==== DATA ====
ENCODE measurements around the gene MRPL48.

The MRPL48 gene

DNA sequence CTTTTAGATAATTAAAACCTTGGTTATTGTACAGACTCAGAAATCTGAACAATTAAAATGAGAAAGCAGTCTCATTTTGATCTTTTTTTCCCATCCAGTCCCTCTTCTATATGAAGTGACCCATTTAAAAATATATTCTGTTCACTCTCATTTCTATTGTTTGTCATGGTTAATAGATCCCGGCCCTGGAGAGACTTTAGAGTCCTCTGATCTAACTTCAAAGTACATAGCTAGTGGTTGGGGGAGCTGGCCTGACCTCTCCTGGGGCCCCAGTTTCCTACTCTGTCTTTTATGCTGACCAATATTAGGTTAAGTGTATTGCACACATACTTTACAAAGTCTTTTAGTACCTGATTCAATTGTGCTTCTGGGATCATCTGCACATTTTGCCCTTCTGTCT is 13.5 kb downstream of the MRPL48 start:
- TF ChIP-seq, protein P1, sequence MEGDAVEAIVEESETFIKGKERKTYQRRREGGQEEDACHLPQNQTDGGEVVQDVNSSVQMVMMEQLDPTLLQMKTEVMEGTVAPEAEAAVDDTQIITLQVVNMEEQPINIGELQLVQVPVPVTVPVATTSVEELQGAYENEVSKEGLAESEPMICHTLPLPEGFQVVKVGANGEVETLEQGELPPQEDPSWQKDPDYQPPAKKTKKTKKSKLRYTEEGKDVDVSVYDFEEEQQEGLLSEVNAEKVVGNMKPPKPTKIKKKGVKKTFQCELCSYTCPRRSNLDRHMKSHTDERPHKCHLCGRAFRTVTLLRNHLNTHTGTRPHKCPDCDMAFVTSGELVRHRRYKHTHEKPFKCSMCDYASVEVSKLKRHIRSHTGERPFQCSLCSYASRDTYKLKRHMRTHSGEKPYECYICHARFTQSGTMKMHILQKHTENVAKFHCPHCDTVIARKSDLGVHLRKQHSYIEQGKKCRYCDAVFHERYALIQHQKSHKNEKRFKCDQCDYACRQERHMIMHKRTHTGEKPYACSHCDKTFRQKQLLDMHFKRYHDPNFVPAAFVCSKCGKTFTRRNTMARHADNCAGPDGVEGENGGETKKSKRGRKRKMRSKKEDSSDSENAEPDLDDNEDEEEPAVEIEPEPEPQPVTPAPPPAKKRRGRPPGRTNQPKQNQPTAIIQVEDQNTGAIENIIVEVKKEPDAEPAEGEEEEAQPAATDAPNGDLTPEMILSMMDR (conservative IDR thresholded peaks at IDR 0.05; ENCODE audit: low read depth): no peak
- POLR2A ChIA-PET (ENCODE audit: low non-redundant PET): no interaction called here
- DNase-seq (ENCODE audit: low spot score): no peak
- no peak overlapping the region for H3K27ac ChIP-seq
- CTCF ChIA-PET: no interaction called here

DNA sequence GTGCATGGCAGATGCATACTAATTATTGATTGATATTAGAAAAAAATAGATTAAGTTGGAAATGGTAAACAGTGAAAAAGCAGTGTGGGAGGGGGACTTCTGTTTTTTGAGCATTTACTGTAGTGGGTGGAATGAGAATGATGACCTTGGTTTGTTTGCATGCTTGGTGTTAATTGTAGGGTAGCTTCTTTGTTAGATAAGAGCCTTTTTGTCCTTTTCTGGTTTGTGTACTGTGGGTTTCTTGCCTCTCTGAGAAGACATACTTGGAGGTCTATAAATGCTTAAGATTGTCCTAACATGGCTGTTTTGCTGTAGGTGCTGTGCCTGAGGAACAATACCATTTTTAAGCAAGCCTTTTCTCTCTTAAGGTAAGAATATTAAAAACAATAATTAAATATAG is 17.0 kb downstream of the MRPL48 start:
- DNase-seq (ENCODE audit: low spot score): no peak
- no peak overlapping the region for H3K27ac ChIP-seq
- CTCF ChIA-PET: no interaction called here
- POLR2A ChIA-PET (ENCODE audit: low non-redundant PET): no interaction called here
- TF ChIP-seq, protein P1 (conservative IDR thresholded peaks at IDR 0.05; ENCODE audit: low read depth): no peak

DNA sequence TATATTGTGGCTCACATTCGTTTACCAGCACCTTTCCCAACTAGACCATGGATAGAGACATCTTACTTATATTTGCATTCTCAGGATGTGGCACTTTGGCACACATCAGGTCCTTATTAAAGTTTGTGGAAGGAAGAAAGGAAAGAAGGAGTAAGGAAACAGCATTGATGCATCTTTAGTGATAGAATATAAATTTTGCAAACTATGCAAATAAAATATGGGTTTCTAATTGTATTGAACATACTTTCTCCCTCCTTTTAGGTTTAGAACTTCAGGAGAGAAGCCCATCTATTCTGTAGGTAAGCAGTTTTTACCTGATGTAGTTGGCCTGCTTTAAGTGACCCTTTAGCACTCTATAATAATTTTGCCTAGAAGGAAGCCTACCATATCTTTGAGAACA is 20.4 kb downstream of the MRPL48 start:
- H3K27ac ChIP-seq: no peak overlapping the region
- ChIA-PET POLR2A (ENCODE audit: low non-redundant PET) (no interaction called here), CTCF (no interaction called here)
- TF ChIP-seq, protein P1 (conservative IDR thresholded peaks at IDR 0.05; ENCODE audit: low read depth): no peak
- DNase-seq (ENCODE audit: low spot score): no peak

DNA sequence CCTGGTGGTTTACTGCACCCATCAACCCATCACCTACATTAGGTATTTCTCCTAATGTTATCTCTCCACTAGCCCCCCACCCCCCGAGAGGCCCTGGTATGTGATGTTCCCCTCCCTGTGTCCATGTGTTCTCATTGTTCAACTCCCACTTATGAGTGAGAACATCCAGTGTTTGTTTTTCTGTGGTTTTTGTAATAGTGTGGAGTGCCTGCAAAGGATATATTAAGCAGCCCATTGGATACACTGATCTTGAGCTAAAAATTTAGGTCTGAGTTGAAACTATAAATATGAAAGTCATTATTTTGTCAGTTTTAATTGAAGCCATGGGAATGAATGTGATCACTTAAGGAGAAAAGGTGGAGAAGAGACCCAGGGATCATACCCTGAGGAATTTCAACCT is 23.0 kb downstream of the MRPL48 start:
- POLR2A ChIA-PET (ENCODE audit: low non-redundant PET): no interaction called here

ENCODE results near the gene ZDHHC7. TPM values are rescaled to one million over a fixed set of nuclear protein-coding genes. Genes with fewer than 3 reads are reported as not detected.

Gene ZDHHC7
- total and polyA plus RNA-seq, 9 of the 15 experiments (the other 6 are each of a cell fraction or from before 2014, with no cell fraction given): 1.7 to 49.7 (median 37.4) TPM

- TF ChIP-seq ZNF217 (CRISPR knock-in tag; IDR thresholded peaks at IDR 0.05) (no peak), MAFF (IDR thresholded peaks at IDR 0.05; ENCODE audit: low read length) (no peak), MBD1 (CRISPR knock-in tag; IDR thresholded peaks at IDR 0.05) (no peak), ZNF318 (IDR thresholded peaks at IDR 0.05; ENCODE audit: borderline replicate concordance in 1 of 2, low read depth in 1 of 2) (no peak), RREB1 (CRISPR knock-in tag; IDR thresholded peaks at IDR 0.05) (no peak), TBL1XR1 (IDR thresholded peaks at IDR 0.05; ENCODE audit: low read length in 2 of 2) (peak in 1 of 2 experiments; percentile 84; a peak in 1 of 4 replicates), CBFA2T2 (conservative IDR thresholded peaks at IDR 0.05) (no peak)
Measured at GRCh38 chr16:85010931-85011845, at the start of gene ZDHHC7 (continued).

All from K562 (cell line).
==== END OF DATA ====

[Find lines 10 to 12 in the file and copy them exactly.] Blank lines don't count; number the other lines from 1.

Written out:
- DNase-seq (ENCODE audit: low spot score): no peak
- no peak overlapping the region for H3K27ac ChIP-seq
- CTCF ChIA-PET: no interaction called here